Over the weekend and through today, the ministry of health of the Democratic Republic of the Congo (DRC) recorded 25 new Ebola cases from towns and cities across North Kivu and Ituri provinces, including two in Beni and one in Lubero. The rest of the cases originated in current hot spots, including Katwa and Butembo.
The spike in cases pushed the outbreak total over the 1,000-case milestone as it enters its eighth month. This is the DRC's 10th and largest Ebola outbreak, and the second biggest in history.
The outbreak now stands at 1,016 cases, of which 951 are confirmed and 64 are probable. A total of 634 deaths have been recorded, and 226 suspected cases are still under investigation.
Call on community to end outbreak
On Sunday, DRC health minister Oly Ilunga Kalenga, MD, issued a statement on the 1,000 case milestone.
Though he noted that more than 91,000 people have been vaccinated against the virus, and patients in Ebola treatment centers (ETCs) have a 60% survival rate, healthcare workers will not be the key to ending this outbreak.
"The response begins at the level of the mother who brings her sick child to the health center and accepts that a sample is taken for the laboratory. It is also based on the head of the family, who accepts that all family members are vaccinated after one of them has been infected with Ebola," Kalenga said.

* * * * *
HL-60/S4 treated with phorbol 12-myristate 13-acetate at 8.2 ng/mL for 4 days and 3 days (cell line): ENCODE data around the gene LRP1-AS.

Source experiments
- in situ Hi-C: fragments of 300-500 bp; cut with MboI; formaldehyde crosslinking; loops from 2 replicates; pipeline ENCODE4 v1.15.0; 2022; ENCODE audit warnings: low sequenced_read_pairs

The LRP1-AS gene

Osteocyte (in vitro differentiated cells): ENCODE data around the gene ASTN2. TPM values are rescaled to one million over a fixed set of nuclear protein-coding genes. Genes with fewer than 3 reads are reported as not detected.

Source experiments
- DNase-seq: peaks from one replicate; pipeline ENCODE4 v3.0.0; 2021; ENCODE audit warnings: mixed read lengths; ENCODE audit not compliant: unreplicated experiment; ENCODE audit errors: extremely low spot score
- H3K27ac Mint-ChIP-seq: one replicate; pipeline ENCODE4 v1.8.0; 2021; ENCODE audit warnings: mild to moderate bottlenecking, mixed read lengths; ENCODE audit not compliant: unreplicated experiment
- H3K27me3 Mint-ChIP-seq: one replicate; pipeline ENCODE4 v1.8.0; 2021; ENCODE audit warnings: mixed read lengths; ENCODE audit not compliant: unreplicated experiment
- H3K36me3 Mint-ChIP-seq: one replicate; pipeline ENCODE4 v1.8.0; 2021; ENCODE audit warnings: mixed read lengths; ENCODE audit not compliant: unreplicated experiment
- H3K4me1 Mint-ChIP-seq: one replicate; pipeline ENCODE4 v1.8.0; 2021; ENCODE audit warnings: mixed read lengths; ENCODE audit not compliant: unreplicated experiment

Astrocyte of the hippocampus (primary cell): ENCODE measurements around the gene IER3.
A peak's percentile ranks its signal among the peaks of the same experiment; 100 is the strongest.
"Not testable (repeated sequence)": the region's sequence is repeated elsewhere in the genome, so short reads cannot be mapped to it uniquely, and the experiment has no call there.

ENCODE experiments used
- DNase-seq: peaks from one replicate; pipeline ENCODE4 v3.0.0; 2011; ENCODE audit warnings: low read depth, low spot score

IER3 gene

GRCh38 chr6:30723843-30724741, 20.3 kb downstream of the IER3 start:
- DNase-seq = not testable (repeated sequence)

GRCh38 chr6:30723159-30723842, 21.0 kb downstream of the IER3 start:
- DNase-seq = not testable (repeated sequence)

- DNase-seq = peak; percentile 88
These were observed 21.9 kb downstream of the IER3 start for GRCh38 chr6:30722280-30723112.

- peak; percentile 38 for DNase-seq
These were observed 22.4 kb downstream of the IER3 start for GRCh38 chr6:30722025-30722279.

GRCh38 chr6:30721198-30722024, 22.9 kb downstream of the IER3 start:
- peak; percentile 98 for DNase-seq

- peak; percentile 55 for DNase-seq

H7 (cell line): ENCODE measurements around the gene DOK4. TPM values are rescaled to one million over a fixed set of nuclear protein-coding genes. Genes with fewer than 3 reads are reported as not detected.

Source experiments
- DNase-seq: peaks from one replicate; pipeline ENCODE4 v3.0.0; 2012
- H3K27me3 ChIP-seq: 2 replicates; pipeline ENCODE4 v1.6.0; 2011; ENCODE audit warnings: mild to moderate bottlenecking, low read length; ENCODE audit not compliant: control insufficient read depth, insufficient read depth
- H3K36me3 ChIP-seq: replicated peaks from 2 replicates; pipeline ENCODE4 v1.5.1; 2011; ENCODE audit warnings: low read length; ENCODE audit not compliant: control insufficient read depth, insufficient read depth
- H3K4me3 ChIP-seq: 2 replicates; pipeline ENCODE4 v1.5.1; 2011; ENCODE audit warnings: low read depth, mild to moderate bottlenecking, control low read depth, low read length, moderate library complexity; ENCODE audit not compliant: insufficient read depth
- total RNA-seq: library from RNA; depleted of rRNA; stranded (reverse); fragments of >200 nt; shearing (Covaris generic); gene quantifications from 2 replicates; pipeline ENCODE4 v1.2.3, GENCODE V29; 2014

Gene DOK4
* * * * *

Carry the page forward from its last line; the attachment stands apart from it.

Since Friday, several of the deaths recorded have taken place in the community, which increases the risk of spread among case contacts.
Vaccination with Merck's VSV-EBOV vaccine is ongoing. As of today 91,286 people have been vaccinated, including 22,708 in Katwa and 21,056 in Beni.
Groups weigh in on milestone
The 1,000-case milestone brought with it a renewed public commitment from the World Health Organization (WHO).
"This outbreak has gone on far too long. We owe it to the people of North Kivu to work with them in solidarity not only to end this outbreak as soon as possible, but to build the health systems that address the many other health threats they face on a daily basis," said Tedros Adhanom Ghebreyesus, PhD, WHO director-general.
In a statement from the International Rescue Committee (IRC), which is helping 59 facilities in the outbreak region with infection control and working to protect women and children, Tariq Riebl, IRC's Emergency Response Director in the DRC, said the 58 cases recorded in the last week show an alarming spike in activity.
He also said that, given the violence and community mistrust of response workers, more cases are likely unreported.
"We are already almost seven months into this outbreak and at this stage we should be seeing the case rate declining, not on the rise. With an optimistic outlook this outbreak is predicted to last another six months—but realistically we could be looking towards another year of fighting this disease," Riebl said.
Mar 24 DRC report
Mar 25 DRC report
Mar 23 WHO statement
Mar 24 IRC statement